BROOKLYN — Students call it “Broken Tech.”
It may be one of the most elite high schools in the city, but the famed Brooklyn Technical High School’s Fort Greene home is breaking down, with an array of things constantly on the fritz, from elevators and toilets to laptops and smart boards, parents, staffers and students say.
The school, which is among the city's eight specialized high schools, is struggling to give its high performing students the same level of education as its peers — critics say — and they're blaming the city for giving the school less funding than it legally deserves.
Tech, which has a budget this year of nearly $27 million, is being shortchanged by roughly $2 million under the Education Department's own "Fair Student Funding" formula, according to DOE documents.
“Specialized high schools give a promise to their students that we have the equipment to educate them,” said senior Zoe Snyder, a student representative on Brooklyn Tech’s School Leadership Team. “If we don’t have the money to give students what’s promised to them, then it shouldn’t be called [specialized].”
More than 4,500 people, as of Wednesday signed a petition calling on the Department of Education to give Brooklyn Tech its full funds, as first reported by the Wall Street Journal.
Brooklyn Tech — the alma mater of Mayor Bill de Blasio’s son Dante — is considered a science, technology, engineering and math — or STEM — school, but the engineering program is falling far short, Snyder said.
It’s a bitter pill to swallow for students as they’ve lost several sections of Advanced Placement courses, from calculus and computer science to French and forensic science. The schools can’t pay for needed guidance counselors, and science labs are in disrepair, forcing teachers to skip certain assignments, students said.
She didn’t blame her school’s administration over the funding issue, but said nevertheless that it was “frustrating.”
“I want to be able to fulfill my potential in high school,” Snyder said. “[Tech] has allowed me to be well educated, but I think there’s so much more it could have done if we had more money. Money has a big influence on education and materials. I want to be able to have the best education possible.”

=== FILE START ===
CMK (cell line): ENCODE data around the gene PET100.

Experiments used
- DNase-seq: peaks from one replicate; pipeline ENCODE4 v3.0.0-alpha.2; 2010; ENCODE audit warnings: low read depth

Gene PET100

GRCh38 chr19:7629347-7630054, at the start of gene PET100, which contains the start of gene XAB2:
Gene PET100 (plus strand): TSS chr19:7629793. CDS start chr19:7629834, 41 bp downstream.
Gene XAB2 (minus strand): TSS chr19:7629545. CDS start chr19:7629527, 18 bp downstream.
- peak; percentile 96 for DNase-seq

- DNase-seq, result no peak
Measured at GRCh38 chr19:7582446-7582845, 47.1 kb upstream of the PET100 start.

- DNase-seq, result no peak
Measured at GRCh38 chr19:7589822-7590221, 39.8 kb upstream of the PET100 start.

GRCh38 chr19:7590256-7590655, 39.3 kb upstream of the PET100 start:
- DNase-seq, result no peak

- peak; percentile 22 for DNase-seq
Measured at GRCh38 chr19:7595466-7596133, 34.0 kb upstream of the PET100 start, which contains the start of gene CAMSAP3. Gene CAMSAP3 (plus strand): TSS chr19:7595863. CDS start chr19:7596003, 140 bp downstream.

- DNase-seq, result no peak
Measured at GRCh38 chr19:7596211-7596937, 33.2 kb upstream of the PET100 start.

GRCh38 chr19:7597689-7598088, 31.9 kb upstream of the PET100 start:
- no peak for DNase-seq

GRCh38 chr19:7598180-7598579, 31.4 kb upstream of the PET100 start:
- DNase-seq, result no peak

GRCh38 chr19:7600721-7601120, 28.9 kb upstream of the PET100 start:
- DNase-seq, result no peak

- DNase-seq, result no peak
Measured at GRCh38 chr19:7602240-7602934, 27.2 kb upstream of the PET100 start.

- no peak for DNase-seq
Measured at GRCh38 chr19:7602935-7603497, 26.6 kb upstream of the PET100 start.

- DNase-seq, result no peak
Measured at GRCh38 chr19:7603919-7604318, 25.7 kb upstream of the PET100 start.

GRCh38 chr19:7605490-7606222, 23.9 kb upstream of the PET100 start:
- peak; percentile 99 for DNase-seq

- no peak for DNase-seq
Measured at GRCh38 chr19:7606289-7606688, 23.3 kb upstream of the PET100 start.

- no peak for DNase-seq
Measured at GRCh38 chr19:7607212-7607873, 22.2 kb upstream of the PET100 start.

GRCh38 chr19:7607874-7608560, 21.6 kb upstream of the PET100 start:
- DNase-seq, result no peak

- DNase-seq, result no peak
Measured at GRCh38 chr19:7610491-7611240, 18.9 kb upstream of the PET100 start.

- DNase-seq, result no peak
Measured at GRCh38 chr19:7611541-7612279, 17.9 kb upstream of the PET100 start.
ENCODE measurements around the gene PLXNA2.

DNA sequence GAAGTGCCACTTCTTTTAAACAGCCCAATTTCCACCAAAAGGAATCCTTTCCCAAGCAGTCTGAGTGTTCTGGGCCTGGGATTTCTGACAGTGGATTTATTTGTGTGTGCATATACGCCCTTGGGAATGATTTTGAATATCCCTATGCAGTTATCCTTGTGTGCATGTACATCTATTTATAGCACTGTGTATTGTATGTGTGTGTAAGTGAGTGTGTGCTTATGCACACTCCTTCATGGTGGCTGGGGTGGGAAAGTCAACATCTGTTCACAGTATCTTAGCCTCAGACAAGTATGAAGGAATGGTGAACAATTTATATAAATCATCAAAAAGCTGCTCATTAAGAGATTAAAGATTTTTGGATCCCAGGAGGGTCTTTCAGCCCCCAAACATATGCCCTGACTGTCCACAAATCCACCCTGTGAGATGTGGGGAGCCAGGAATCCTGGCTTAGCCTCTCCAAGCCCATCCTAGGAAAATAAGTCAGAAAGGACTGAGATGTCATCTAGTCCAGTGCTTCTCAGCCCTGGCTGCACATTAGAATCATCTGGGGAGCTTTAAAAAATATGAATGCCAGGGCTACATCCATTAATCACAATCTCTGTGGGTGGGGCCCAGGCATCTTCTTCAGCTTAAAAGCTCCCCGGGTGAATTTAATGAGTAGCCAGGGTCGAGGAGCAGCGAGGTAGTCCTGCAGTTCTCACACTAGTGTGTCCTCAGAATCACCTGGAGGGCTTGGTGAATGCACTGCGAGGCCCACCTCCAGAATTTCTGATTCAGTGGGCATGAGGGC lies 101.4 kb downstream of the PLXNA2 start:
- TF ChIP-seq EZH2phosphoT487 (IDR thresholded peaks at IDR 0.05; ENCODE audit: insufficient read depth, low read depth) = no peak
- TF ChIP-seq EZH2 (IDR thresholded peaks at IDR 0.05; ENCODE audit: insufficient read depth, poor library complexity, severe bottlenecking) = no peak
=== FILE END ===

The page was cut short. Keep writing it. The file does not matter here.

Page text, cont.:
More than 60 percent of the city’s nearly 500 high schools — including the other specialized schools — get a higher percentage of their fair student funding than Brooklyn Tech, which gets 87 percent of its allocation, DOE data shows. Stuyvesant, for instance, gets nearly 97 percent of its Fair Student Funding allocation. The High School of American Studies at Lehman College gets roughly 115 percent of its allocation, and the High School of Math, Science and Engineering, receives the most of its allocation at more than 123 percent.
The DOE introduced the funding formula almost a decade ago to dole out resources not simply based on a school's student body size, but also accounting for extra resources needed to support certain kinds of students, like English language learners and students with special needs.
Brooklyn Tech students and parents are also incensed by the funding disparity because they believe their needs are greater.
Tech is the largest of the high schools requiring students take the specialized high school admissions test. It has the highest number of underrepresented minorities of all the specialized high schools, and it has the most students who qualify for free or reduced lunch, with 65 percent of its student body, according to the school’s PTA.
It’s also housed in the oldest building of its peers.
“It’s one test with the same expectation,” Tech PTA-co-president Elissa Stein said of the specialized high school exam. “When you’re holding those students to the same level of excellence for entry, they should expect the same level of education.”
“Tech is close to 80 years old,” said Stein, noting that parents recently voted to replace broken air conditioners throughout the building.
Stein said that she and other PTA leaders met with DOE officials to address the funding issue, but was told that no more money would be made available to the school.
Fair Student Funding from the state was promised nearly a decade ago as a result of a settlement with the Campaign for Fiscal Equity. But most schools never received extra resources, and the city estimates that there's a $2.6 billion shortfall this year alone in failing to fund public schools adequately under the agreement.
The city did, however, make a commitment to fully fund the 130 struggling schools known as Community or Renewal schools, adding more than $90 million in the next two years to bolster their budgets, officials announced previously.
“Our goal is equitable funding for all schools as the fiscal situation permits,” DOE spokeswoman Devora Kaye said in an email, noting that the city will continue to push for the billions its owed from the state.
“The department does not currently have the resources to bring all schools to 100 percent of their [Fair Student Funding] formula amount,” she added.